Earlier this year the MOT rules changed, not only were faults recategorised but extra checks were added, one of the most significant new additions were the more stringent emissions tests. If there was smoke of any colour emerging from the exhaust, or if the diesel particulate filter (DPF) had been tampered with, or removed your vehicle would fail straight away.
Since then the increase in the number of polluting vehicles being fixed or taken off our roads has more than doubled to a whopping 744,592 since the changes. During the same time frame in 2017, only 350,472 were failed by testers.
Even more interesting to note is that petrol is, and always has been the biggest MOT failure when it comes to emissions. Last year 292,468 petrol vehicles were refused an MOT due to emissions violations; that compares to just 58,004 for diesel.
Dirty diesel increasing
However, clamping down on emissions has helped to fix or remove 238,971 diesels from our roads from just May 20th to November 19th this year. That’s over four times the amount since last year, and seeing as diesel particulates have been linked to numerous health issues around the world that benefits all of us.
Another diesel figure to note is the increase of 448% in diesel powered vans failing these stricter tests; only 3,585 were caught in 2017, that’s now jumped to 19,648.
Those numbers might seem like a big increase, but failure rates for both petrol and diesel have remained roughly the same. 34.7% for petrol, opposed to 35.7%, and 33.8% for diesel compared with 33.7% in 2017.
This all adds to the Governments ‘road to zero’, a strategy announced in July this year to set out the path to low and then zero emission road transportation. The current aim is to become a world leader when it comes to zero-emission vehicle technology by 2030, they’ve got a lot to do in 12 short years, and air pollution is seemingly an ever increasing pubic concern.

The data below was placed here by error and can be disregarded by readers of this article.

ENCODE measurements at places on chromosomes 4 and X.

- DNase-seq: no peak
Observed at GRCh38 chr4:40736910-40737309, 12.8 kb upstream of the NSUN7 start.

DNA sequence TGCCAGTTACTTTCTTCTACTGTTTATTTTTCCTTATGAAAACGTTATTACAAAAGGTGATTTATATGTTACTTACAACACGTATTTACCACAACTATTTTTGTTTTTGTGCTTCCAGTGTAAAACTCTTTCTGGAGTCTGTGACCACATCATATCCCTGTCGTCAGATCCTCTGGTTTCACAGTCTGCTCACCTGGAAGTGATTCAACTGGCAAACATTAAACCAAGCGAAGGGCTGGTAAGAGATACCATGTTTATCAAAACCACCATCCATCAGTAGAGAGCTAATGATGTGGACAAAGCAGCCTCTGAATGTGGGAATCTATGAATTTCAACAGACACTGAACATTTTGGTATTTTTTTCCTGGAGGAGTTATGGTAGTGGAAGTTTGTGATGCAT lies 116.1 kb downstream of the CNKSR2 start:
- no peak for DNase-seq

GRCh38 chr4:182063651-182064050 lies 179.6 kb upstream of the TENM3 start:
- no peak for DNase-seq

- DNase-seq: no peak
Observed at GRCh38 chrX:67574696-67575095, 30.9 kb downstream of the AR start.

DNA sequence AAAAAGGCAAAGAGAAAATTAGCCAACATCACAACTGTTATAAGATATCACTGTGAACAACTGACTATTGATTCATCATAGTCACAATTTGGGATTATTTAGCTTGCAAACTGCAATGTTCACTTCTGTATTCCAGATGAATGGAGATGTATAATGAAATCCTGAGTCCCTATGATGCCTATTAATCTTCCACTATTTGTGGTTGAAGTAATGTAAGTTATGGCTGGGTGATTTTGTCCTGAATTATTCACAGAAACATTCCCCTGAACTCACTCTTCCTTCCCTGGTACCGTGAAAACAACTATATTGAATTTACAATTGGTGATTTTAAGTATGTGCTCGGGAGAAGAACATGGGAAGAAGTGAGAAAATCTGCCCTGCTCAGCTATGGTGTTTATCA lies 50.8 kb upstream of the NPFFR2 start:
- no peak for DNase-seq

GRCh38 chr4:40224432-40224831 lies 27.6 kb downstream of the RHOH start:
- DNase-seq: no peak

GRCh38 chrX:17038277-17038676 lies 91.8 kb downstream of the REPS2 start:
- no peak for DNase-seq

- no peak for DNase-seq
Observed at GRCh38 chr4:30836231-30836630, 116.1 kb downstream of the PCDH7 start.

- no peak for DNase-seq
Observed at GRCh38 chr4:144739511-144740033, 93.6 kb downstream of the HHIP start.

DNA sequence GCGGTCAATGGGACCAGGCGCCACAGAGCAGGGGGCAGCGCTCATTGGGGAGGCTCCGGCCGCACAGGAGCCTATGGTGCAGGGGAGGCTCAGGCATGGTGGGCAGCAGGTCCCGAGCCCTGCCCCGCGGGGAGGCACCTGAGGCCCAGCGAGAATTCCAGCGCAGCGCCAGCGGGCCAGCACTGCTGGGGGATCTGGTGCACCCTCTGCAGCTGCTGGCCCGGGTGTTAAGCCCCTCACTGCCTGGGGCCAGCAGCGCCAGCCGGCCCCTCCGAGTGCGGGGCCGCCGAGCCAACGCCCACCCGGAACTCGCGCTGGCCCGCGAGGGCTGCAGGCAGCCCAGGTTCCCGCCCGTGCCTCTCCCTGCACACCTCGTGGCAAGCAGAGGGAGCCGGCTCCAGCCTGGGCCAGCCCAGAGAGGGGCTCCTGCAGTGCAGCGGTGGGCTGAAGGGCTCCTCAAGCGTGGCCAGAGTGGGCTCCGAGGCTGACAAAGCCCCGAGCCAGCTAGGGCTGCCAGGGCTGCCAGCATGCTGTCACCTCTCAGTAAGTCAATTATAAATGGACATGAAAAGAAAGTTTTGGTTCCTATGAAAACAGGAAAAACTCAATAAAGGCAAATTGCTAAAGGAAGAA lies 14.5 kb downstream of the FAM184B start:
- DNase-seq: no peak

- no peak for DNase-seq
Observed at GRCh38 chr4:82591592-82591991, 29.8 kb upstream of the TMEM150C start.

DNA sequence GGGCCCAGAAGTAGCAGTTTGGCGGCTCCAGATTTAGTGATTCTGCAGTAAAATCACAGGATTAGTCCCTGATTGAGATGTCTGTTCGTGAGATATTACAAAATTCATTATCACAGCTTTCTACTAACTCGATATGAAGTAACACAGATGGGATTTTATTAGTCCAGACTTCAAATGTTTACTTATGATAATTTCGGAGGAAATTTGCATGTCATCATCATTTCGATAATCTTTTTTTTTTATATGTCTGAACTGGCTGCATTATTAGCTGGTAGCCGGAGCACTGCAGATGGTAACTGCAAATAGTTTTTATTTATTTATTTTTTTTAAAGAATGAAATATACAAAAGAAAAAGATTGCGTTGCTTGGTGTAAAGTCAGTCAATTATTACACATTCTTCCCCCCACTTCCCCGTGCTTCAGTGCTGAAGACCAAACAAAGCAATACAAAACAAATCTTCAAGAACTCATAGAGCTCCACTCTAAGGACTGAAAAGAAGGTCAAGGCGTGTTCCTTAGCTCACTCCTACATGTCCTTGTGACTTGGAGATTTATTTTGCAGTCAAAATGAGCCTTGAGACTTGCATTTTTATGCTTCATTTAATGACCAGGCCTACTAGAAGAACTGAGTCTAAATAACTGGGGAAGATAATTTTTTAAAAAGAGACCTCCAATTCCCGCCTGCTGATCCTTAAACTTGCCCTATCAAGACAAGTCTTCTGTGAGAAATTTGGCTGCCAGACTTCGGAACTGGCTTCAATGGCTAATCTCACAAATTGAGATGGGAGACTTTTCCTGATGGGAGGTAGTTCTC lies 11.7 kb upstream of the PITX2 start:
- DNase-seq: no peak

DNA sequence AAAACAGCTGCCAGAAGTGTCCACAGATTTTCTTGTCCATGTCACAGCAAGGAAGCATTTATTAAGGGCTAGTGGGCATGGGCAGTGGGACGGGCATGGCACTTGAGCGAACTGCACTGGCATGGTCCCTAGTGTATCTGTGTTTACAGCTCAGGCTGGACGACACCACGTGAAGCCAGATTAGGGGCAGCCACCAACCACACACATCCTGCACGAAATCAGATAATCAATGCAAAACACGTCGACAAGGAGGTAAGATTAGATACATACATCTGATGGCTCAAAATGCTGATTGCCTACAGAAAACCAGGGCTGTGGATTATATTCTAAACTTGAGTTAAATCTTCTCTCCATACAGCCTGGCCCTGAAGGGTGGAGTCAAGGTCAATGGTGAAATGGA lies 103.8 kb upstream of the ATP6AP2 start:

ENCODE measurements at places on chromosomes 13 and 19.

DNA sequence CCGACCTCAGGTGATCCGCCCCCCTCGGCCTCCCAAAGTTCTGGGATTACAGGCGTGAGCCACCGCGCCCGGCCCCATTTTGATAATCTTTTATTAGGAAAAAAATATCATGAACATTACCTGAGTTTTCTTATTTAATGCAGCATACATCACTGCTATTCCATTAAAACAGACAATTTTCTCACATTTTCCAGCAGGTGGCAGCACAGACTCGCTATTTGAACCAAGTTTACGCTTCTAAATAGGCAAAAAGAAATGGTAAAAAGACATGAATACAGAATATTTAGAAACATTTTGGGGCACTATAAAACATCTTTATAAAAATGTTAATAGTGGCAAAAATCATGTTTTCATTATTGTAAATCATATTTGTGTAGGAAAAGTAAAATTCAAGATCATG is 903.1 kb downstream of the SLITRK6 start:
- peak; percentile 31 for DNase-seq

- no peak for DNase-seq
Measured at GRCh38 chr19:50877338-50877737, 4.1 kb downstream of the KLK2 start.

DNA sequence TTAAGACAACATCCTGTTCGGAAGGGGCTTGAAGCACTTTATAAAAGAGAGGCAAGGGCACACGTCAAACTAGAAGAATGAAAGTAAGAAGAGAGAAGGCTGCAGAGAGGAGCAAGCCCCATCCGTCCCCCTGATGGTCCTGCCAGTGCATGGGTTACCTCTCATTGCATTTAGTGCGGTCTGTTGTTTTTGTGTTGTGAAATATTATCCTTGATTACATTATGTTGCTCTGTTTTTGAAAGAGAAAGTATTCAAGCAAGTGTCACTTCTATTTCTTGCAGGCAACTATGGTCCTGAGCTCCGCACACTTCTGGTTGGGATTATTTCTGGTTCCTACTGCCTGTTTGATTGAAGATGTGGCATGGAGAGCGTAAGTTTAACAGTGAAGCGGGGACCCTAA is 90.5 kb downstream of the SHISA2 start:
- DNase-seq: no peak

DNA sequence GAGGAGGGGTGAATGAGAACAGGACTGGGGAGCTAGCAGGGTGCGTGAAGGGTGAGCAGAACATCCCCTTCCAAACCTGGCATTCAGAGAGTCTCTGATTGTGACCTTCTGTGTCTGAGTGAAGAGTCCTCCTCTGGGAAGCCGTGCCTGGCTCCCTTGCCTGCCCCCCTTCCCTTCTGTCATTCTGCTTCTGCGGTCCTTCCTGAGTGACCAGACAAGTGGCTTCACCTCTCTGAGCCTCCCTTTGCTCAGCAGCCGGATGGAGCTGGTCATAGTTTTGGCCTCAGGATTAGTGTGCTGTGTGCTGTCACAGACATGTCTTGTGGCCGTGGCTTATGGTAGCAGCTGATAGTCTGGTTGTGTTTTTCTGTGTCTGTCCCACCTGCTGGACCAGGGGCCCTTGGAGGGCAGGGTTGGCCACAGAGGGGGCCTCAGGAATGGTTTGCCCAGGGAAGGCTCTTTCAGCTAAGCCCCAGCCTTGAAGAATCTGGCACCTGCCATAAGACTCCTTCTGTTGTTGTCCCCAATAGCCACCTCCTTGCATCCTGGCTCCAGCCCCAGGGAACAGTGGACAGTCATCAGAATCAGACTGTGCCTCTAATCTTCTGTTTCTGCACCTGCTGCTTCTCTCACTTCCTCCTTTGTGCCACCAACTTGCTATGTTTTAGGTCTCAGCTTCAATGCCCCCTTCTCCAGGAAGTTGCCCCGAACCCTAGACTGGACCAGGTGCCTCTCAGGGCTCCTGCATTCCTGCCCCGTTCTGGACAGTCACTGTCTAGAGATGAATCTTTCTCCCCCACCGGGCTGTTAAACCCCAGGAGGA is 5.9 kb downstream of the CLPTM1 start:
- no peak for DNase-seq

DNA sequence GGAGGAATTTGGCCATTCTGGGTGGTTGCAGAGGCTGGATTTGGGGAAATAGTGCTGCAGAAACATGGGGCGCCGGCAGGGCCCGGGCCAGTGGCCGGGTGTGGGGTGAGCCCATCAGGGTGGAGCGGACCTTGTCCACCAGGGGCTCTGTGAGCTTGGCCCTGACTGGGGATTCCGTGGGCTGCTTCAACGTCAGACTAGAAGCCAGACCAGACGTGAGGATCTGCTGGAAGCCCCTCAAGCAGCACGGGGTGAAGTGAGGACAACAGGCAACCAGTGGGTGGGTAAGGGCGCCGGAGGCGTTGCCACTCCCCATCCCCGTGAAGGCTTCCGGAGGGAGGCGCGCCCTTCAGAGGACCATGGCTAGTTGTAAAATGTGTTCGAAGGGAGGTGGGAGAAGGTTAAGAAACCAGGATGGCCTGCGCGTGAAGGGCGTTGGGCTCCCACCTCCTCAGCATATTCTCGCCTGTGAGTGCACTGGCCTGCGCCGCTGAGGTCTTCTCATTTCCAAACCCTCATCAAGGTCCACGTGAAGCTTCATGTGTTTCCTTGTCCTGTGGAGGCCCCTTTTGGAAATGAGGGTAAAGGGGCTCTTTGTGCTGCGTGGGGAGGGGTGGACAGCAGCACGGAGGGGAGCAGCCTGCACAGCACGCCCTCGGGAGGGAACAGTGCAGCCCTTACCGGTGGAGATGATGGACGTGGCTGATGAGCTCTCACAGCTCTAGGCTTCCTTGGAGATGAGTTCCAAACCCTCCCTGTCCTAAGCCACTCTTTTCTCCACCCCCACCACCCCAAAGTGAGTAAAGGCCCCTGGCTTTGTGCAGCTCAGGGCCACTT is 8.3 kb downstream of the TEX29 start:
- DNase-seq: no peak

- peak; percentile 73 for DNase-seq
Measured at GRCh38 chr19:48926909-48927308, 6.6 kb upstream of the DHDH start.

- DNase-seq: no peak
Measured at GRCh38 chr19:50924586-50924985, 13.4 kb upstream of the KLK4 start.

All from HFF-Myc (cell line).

Across the country, many towns face air pollution that is above the World Health Organisations recommended limit, but those numbers have been falling over recent years.
London’s pollution levels are always called into question, however from 2013 to 2015 the level fell from 17 to 11 micrograms. Manchester and Swansea remain some of the worst affected with a level of 13, the WHO’s limit is just 10.
Fine particle pollution may be falling, but the UK’s asthma death rate is on the up, last year 1,320 people died in England and Wales, that’s up 25% on ten years ago. According to the ONS 17 children died from an asthma attack in 2017, an increase of five from the previous year.
Not all of these can be attributed to cars failing their MOT’s on emissions, but small changes across our nation will result in better air quality for all of us.
MOT-less cars on the rise
Sadly, the number of vehicles without an MOT but still on our roads has been rising steadily over the last few years. That can mostly be blamed on the abolishment of the paper tax disc. The majority of people had their car tax and MOT in sync; when your car needed taxing, you required an MOT. It was that simple.
With the digitised system and paying road tax monthly you may not get sent a reminder, which means you’re more likely to forget you need one.
Driving without an MOT can mean a £1,000 fine, but thankfully there is an MOT reminder service that works by entering your vehicle registration and an email address. After that, you can check your car's MOT due date and set up invaluable reminders.
Make sure your car remains legal, or your wallet could end up feeling a lot lighter.